Should you spend years and thousands of dollars to settle delinquent debt, or eliminate it quickly in bankruptcy?
By Barbara Craig, Attorney at Law
If you are struggling with a large amount of debt, you may have noticed all the advertisements for companies that offer debt settlement as a way to clear up your financial mess. TV and radio advertisements claim that debt settlement is a quick, economical solution with less negative impact to your credit. These companies also claim that debt settlement is better than bankruptcy because you can keep all of your property, implying the same is not true if you decide to file bankruptcy.
Unfortunately, many consumers get involved with debt settlement companies before they consult with a bankruptcy attorney. Debt settlement companies don’t discuss bankruptcy because they generally do not understand the bankruptcy process. But even if they do understand bankruptcy, they misrepresent the consequences of bankruptcy in the interest of getting your debt settlement business.
While it is true that most creditors will settle delinquent debt for less than what you owe, they will only do so if the debt can be paid off in one lump sum or in just a few payments. But most people who are having financial troubles and are seeking help to clear it old debt don’t have access to enough money to quickly pay off these debts. That’s where debt settlement companies come in.
How debt settlement works
Debt settlement companies promise that they can eliminate your debt quickly. Depending on the amount of debt that you owe, how many creditors you have, and how much money you have available to pay debts, it can take years to settle your debt with this type of service.
To come up with the money to offer to your creditors, debt settlement companies will set up a payment arrangement with you where you make a monthly payment to the debt settlement company each month. The amount of the payment depends on your income and your debt. The debt settlement company typically keeps a portion of each payment as compensation and the rest is held on your behalf.
Once the balance is high enough, the money is used to negotiate your debt. If you have a lot of creditors or have high balances, it will likely take several years many thousands of dollars in payments before the negotiation process can even start. In the mean time, your overdue accounts will continue to be reported to the credit bureaus, doing further damage to your credit rating.
Even then, for every debt which is successfully settled, the creditor reports the account as a settled debt instead of “paid as agreed,” which also negatively impacts your credit. The longer it takes to settle all of your debts, the longer it takes to begin the lengthy process of improving your credit scores.
Plus, there is ample evidence to suggest that debt settlement does not work well for most people. For example, a survey of U.S. debt settlement companies found that just 34.4% of consumers enrolled in debt settlement plans had 75% or more of their debt settled within three years.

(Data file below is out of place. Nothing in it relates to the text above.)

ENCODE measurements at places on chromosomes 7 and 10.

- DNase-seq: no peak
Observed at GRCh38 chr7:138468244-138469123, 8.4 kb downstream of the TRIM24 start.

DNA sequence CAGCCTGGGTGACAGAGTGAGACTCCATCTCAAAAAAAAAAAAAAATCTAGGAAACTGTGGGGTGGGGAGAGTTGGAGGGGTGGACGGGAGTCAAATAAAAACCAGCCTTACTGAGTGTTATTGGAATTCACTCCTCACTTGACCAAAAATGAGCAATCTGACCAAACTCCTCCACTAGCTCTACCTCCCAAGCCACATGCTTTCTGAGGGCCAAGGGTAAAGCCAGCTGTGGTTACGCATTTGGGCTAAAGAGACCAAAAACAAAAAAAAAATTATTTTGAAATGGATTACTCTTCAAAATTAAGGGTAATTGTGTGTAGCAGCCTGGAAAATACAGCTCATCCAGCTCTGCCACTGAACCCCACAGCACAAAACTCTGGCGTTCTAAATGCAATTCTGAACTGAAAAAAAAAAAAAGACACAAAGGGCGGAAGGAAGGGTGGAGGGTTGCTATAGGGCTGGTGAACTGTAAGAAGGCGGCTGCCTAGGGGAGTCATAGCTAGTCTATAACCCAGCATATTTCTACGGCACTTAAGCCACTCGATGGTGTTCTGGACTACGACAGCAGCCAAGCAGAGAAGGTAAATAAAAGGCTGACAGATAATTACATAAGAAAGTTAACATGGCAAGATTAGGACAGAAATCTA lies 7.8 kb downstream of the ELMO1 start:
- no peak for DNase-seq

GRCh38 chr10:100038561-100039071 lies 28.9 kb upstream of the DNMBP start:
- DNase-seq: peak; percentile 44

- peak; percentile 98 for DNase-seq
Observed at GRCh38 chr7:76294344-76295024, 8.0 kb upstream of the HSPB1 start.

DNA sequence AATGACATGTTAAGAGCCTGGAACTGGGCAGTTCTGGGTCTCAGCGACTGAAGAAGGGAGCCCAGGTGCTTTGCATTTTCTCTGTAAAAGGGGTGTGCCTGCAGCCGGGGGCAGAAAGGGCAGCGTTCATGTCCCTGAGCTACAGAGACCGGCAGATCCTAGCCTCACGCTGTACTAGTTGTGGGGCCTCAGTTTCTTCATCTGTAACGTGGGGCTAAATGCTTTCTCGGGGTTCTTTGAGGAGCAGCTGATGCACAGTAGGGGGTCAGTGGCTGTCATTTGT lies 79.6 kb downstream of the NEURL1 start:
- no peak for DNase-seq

Why bankruptcy works faster and better than debt settlement
Filing bankruptcy does the same thing that debt settlement does but produces results in less time and most often, for much less money. Filing bankruptcy does not mean that you will lose your house or car. In fact, depending on the type of bankruptcy you file, you will not be in any jeopardy of losing any of your property.
There are two types of bankruptcy commonly used by debtors – Chapter 7 and Chapter 13.
Chapter 7 bankruptcy can eliminate most or all of your debt in about four months, which is less time than it would take to settle even one credit card using a debt settlement company. The cost to file chapter 7 bankruptcy is typically under $2,000 for attorney fees, court filing fees, and other expenses. If you have $10,000 or more in debt – which is typical of consumers considering either debt settlement or bankruptcy – the cost to file bankruptcy is far lower than what a debt settlement company will require to settle your debts for you. Plus, in a chapter 7 case, if you are current on your house and/or car payments, or able to get current before the case is closed, you will be able to keep your home and/or vehicle.
Chapter 13 bankruptcy is a structured repayment plan where you can pay back your debts under court supervision over a three- to five-year period. This type of bankruptcy is most often utilized by people who are not eligible for chapter 7 bankruptcy and people who are behind in their mortgage or car payment and want to keep their property. If you can stick to your chapter 13 payment plan you will not lose your house or car at the conclusion of your bankruptcy case.
When does debt settlement make sense?
If you have only a small amount of debt, or the amount it would take to settle your debt is less than the amount you would pay in chapter 7 or 13 bankruptcy, debt settlement might make sense for you. However, this scenario is rare, and most people will save money and time and restore their credit rating much more quickly by filing for bankruptcy protection.